Meat substitutes are gaining more notice as people cut down on meat for budget, health or environmental reasons.

One of the food trends we’ve been tracking is the rise of edibles that are close to the real thing but somewhat less sinful—think “near beer” but a bit more high-tech. Meat substitutes in particular are gaining more notice as people cut down on meat for budget, health or environmental reasons. Bill Gates is currently highlighting “how food scientists are reinventing meat” on The Gates Notes, pointing out that “We need more options for producing meat without depleting our resources.” (Our 2012 trend Food as the New Eco-Issue examined how food is becoming an environmental concern.)

With faux foods getting more convincing, venture capitalists are starting to see the opportunities, as Businessweek recently reported. Last year Beyond Meat launched a soy-based fake chicken that’s fooled some experts. The company’s backers include Kleiner Perkins Caufield & Byers and Obvious Corp., run by two of Twitter’s founders. Venture capitalists are also backing Hampton Creek Foods, which recently launched Beyond Eggs—made of peas, sunflower lecithin, canola and natural gums, among other things—a product intended to replace eggs in baked goods.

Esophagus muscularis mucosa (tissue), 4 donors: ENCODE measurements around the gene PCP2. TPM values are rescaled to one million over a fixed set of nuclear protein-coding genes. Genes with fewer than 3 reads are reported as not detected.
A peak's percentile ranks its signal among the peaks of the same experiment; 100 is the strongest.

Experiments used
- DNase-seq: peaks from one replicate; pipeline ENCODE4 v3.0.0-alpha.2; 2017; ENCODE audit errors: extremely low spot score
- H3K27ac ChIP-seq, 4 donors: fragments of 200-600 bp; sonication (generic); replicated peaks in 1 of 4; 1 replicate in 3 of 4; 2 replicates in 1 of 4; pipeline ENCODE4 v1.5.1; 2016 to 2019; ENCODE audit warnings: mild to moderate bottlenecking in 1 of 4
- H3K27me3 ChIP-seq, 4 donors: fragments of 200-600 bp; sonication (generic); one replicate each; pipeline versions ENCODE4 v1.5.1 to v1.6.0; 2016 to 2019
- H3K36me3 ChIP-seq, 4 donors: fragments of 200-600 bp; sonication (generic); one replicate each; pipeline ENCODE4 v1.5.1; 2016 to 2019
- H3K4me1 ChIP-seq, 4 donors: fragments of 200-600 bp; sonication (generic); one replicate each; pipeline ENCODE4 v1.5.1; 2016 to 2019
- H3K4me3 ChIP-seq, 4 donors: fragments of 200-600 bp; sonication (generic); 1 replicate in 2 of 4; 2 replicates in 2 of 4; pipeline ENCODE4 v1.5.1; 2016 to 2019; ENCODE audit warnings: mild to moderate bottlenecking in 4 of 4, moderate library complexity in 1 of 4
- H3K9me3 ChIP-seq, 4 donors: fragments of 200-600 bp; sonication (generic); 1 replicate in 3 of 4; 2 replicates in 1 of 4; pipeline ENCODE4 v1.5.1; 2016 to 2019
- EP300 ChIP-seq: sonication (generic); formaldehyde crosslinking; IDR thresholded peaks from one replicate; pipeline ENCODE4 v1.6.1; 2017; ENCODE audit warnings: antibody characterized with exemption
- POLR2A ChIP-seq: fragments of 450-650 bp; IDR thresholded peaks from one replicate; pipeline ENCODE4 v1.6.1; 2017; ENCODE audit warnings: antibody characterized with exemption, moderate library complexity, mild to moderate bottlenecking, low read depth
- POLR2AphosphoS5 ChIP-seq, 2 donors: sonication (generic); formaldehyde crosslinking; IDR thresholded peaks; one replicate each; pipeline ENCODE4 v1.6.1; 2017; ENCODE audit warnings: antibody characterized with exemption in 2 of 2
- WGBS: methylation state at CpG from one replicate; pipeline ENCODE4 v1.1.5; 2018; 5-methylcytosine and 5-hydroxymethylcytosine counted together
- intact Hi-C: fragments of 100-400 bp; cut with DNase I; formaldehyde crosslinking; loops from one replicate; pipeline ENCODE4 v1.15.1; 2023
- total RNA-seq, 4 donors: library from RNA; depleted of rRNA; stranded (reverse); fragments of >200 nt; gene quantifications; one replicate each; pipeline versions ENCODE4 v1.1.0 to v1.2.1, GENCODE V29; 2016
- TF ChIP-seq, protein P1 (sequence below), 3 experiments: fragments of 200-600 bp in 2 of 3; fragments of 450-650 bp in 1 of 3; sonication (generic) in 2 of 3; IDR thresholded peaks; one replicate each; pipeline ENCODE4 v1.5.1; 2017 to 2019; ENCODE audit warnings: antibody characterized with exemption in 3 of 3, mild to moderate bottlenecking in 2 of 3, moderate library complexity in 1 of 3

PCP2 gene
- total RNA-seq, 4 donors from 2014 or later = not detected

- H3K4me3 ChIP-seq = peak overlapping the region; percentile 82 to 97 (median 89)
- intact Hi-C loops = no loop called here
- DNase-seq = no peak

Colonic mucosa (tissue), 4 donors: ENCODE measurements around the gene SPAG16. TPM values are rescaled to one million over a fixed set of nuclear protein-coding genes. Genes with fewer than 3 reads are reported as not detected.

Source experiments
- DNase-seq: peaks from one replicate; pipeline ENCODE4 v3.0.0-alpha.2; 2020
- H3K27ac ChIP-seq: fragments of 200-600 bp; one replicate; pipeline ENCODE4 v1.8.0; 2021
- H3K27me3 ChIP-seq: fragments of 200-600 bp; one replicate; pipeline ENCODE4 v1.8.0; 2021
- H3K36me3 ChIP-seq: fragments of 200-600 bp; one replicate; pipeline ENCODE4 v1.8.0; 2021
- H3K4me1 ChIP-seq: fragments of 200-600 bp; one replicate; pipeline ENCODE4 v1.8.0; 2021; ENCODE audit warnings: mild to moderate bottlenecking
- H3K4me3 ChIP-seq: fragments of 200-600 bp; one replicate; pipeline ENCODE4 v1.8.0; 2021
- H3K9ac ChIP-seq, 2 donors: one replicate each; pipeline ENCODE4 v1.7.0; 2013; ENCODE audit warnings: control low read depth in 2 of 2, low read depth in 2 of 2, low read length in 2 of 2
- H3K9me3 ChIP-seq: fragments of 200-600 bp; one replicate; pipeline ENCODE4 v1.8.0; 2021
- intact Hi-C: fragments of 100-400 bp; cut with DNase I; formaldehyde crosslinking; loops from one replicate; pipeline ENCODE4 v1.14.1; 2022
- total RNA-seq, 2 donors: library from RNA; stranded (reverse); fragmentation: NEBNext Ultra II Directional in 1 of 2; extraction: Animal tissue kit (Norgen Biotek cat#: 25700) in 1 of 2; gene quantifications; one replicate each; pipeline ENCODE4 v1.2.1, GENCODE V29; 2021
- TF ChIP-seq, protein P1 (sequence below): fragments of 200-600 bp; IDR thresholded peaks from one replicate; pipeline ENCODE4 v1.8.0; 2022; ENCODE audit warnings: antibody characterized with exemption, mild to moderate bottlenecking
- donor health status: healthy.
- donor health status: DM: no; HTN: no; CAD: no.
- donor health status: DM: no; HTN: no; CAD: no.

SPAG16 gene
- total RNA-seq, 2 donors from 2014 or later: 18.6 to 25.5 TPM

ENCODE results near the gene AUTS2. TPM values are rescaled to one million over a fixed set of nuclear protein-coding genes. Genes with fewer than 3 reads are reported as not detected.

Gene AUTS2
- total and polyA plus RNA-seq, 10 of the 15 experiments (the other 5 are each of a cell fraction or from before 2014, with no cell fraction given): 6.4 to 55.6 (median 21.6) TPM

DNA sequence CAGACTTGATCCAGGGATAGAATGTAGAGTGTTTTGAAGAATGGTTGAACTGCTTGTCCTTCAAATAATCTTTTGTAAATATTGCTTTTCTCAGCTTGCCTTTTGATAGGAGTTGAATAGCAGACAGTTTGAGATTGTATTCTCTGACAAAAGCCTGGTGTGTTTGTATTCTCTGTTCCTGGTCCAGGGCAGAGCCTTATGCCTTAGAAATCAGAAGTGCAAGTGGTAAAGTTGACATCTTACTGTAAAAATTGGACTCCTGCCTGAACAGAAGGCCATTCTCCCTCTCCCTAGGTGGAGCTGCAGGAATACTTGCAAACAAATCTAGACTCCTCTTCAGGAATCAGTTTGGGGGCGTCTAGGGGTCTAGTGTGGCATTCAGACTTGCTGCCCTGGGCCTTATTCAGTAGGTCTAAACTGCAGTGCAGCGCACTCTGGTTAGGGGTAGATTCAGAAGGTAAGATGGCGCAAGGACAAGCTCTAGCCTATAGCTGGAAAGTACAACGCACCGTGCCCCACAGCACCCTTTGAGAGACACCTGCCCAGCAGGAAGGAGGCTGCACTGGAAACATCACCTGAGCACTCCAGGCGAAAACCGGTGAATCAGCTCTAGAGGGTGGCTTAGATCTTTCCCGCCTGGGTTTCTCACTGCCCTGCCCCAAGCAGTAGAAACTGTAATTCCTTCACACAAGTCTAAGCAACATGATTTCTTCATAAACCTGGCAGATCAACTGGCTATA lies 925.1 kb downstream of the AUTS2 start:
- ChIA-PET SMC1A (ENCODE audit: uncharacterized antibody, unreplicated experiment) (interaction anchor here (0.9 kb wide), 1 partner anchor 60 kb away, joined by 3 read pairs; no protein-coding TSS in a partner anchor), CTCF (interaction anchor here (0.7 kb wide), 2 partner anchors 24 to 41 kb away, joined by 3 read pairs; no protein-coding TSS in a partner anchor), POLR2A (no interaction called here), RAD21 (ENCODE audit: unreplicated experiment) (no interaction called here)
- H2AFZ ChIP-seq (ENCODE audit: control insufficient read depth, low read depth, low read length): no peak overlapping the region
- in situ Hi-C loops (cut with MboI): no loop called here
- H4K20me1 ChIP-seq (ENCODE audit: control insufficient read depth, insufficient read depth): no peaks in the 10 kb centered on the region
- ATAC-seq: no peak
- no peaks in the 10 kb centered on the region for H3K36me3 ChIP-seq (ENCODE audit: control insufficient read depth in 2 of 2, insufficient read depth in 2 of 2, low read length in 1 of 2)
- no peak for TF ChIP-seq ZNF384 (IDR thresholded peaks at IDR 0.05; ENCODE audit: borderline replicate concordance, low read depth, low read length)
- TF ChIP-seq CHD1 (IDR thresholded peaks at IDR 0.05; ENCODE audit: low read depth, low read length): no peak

Eventually we’ll see another category of meat that’s neither imitation nor “real.” Several dozen labs are developing synthetic meat, using stem cells and grown in test tubes. The Netherlands and Brazil are among the governments funding research. A 2011 study predicted that if enough resources go toward such research, a lab-grown meat akin to mincemeat could come to market within the next few years. Then there’s Modern Meadow, a company trying to make meat using a 3D bioprinter—a 3D printer that uses “ink” made of live cells.

More appealing by far: “near” candy like the Unreal line, which uses no artificial ingredients and preservatives, corn syrup or hydrogenated oil, in products that look like body doubles for Reese’s Peanut Butter Cups and M&M’s.

Image credit: Beyond Meat